R.E.M. will enter the Bill Berry-less era of their storied recording career fueled by an album with a decidedly positive title and, by all accounts, a distinctly modern twist.
Up, the band's 11th album and the first to not feature former drummer Berry -- who quit the band last fall -- will be released Oct. 27 and is slated to feature a number of ambient and subdued tracks, some of which the group debuted in June at this year's Tibetan Freedom Concert in Washington, D.C., according to R.E.M. manager Bertis Downs.
"I don't know exactly how many or which of those will be on the album," Downs said. "I suspect most of them, but they haven't finished it yet." Downs said the album would likely be wrapped within the next two weeks.
Among the songs expected for inclusion are "Airplane Man," "Suspicion," "Sad Professor" and "Parakeet," a quartet of introspective, minimalist songs (as performed at the benefit for Tibet). Other new compositions expected to make it onto the album are "Daysleeper," "At My Most Beautiful" and "Hope."
Downs said there were likely a "million reasons" for the album's upbeat title, not the least of which was that the band liked the word. In addition to experimenting with percussive instruments and offbeat sounds in the studio, Downs confirmed that members of the Atlanta Symphony were brought in to add strings to a few tracks.
In an interview at the Tibet show, R.E.M. singer Michael Stipe offered his take on the new album and the motivation behind some of the music.
"It's a very different kind of rock 'n' roll," Stipe said backstage at the TFC in June. "And, hopefully, we're pushing the boundaries of what is thought of as rock 'n' roll just a little bit."
Last week, during a SonicNet chat (link to chat), R.E.M. guitarist Peter Buck said the band would likely finish soon what he expected to be a 14-track album. "The new record is kinda out there," Buck said, "but I don't know if it's Barrett's fault," he joked, referring to Screaming Trees drummer Barrett Martin, who has been recording and performing with R.E.M., as well as with his and Buck's side project, Tuatara.
The pioneering group from Athens, Ga., has been recording the new material with help from Martin and Scott McCaughey of the Young Fresh Fellows, as well as, more recently, Beck drummer Joey Waronker. After tracking more than a dozen songs in San Francisco earlier this year, the group has been holed up on and off for the past few months in a Georgia studio, finishing the effort.
In March of this year, midway through the group's stay in San Francisco and prior to the recording of Stipe's finished vocals, Buck said so much experimentation was going on in the studio that "you can't really tell it's us on most of the songs."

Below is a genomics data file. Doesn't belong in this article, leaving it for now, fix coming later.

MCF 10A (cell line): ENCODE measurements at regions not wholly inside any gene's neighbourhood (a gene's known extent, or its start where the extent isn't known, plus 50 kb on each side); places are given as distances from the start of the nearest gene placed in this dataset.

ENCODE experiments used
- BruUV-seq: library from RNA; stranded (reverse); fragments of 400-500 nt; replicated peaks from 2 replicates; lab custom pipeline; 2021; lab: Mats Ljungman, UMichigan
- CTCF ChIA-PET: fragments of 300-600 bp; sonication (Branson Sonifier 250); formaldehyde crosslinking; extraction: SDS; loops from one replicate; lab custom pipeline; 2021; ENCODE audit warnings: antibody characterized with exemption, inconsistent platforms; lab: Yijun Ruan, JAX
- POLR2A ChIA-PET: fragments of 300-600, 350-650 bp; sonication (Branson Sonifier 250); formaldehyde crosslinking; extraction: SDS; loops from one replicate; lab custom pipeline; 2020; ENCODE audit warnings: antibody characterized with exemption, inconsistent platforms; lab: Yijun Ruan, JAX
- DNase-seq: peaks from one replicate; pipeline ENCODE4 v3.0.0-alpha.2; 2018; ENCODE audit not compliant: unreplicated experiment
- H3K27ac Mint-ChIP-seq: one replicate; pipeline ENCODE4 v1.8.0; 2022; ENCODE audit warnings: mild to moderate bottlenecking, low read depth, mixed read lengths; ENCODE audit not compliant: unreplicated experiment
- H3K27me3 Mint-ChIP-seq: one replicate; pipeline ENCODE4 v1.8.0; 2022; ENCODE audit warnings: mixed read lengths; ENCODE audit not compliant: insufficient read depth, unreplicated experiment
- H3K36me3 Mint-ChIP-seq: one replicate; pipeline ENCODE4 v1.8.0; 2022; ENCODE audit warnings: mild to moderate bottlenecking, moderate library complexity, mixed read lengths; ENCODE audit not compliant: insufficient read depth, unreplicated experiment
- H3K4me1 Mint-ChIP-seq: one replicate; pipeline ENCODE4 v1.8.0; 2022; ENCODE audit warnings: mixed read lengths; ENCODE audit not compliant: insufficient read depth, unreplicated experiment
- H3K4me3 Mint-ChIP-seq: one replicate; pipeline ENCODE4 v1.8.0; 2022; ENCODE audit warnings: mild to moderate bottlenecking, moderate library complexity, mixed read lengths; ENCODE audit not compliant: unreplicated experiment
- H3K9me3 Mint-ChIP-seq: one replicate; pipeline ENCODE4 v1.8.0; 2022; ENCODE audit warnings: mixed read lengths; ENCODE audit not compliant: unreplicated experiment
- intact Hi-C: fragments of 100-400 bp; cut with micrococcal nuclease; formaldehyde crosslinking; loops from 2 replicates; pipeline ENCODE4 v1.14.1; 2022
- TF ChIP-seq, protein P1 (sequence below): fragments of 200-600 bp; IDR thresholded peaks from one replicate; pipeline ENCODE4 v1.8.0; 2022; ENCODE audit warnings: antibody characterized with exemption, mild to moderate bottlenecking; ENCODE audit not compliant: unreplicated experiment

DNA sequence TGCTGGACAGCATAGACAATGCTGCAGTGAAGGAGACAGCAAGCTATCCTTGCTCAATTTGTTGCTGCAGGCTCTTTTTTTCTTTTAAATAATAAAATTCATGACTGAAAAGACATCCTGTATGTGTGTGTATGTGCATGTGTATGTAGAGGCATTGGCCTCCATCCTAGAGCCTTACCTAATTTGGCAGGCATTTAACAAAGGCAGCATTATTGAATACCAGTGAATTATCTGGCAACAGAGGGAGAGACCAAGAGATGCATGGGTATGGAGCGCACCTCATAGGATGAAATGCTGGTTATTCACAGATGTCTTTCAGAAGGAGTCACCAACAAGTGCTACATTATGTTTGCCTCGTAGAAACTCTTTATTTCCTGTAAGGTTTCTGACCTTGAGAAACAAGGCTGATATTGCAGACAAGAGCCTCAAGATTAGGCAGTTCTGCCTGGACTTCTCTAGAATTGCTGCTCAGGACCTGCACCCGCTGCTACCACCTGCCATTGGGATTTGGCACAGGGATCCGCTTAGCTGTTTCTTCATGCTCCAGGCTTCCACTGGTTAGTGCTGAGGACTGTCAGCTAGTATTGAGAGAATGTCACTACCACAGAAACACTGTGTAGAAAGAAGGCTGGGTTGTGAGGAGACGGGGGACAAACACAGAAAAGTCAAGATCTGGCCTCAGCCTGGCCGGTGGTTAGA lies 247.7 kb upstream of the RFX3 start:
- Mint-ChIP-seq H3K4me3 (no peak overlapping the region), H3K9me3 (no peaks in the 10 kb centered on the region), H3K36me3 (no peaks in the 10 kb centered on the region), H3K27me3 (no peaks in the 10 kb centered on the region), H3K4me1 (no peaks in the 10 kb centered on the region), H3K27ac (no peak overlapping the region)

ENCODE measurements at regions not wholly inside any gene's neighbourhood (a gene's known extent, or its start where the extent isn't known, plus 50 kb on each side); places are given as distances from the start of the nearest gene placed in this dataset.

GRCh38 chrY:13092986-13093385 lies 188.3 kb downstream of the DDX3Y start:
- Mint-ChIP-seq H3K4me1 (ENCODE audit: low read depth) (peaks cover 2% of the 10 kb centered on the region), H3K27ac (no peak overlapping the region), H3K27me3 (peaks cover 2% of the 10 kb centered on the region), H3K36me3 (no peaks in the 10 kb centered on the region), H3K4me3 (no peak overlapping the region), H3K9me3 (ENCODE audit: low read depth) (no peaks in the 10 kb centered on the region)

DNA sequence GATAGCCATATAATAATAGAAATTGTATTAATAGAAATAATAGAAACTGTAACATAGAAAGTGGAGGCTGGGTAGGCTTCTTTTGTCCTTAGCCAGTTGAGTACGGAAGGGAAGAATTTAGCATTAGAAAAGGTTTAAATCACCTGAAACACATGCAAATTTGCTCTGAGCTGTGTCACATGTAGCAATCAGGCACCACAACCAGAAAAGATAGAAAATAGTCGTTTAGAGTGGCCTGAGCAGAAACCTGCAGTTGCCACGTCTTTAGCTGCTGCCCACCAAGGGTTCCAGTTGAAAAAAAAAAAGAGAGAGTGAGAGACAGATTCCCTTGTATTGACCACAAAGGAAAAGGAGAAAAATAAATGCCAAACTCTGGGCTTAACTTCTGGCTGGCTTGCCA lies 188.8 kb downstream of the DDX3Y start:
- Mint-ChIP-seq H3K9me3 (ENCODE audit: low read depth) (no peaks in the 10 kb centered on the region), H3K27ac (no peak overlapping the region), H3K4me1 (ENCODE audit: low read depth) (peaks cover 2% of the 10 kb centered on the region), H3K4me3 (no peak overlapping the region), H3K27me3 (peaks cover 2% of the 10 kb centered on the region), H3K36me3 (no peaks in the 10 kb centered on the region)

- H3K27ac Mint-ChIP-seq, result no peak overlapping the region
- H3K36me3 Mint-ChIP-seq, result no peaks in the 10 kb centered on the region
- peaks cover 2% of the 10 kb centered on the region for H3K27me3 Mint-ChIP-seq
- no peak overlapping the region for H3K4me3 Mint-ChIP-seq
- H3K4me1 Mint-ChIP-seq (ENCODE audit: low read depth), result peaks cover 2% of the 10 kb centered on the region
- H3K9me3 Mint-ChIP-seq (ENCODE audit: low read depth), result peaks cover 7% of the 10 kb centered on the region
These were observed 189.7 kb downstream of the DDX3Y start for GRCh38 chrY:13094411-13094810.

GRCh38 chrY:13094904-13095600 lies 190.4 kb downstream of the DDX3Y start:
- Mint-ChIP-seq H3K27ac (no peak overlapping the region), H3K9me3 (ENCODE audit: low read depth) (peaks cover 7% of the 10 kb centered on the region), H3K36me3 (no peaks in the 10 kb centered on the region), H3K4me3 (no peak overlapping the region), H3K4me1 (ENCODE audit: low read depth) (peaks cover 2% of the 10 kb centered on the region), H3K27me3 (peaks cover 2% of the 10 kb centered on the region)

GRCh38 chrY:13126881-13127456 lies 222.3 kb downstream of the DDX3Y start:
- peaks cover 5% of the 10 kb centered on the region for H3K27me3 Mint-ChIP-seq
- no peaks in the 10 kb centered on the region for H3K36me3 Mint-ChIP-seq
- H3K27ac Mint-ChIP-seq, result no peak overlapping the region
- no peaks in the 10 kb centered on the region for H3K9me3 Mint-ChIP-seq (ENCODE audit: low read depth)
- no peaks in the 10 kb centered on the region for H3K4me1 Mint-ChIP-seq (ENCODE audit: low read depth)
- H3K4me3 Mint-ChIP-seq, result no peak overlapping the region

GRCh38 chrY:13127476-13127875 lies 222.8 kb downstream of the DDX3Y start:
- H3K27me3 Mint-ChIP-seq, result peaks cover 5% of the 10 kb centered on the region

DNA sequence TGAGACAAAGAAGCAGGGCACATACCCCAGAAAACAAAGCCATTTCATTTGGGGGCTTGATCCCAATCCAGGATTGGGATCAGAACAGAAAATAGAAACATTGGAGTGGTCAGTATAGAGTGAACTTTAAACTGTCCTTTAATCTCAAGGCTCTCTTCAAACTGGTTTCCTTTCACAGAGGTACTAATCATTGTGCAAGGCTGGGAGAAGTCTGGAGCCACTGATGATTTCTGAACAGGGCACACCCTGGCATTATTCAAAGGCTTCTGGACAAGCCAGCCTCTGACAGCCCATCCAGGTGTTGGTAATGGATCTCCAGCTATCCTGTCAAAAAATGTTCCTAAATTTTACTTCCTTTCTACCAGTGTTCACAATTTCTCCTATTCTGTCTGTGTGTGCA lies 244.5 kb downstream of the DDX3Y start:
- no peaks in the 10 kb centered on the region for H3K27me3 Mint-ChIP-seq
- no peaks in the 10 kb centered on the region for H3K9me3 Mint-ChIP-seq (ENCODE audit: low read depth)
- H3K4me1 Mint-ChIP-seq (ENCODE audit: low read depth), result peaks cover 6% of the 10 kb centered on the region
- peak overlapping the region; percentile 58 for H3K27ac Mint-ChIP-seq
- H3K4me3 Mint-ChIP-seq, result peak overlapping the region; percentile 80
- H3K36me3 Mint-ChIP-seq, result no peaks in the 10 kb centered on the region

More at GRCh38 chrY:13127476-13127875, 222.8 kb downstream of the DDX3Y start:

Since forming in 1980, R.E.M. have released 10 full-length albums and have opened the door for countless similarly styled rock acts -- including Counting Crows -- that were influenced by the band's pumped-up folk-pop style and stream-of-consciousness lyrics.
One of the ways that R.E.M. hoped to stretch their sound, Buck explained, was by experimenting with a variety of offbeat percussion choices in an effort to fill the hole left by Berry's departure last October. Among the sounds recorded is that of a bag of instruments crashing to the ground and the crinkling of an M&M wrapper into a microphone, Buck said.
Percussionist Martin described the sound of the R.E.M. album as "a very lush, beautiful, full-sounding record that doesn't sound like any kind of record I've heard before. It does not sound like a traditional rock band. It's very beautiful and exotic." If the sound that Martin described earlier in the year stands, it would be a far cry from the sometimes explosive, distortion-heavy sound that the band had opted for on its last two efforts, Monster and New Adventures in Hi-Fi, the latter of which featured the moody single "E-Bow the Letter" (RealAudio excerpt).
Some fans said they are expecting -- and looking forward to -- any change in style. "I think that the album will represent a large level of change in the band's sound just as every other album has," said Justin, 16, webmaster for the "R.E.M. Dead Letter Office" unofficial website. The Tennessee teen said he thought that the absence of Berry would certainly affect the new album's sound, but that he, and any R.E.M. fan, expects the group to change considerably from release to release.
Chris Lyon, the manager of the studio that R.E.M. occupied in San Francisco, confirmed in April that the supergroup was flirting with a modern edge on its new material, one that includes electronic sounds and exotic instruments.
"I was surprised, because the songs sound like R.E.M. songs, but they're not presented in the same way as in the past," said Lyon, who manages Toast Studios. "They weren't as acoustic-y, not as folky as before. The songs I heard seemed to have a slightly newer tinge to them because of the instrumentation, because they definitely used some electronic stuff."
"I feel like the new songs are really great," Stipe said in June. "We don't want to be an oldies act."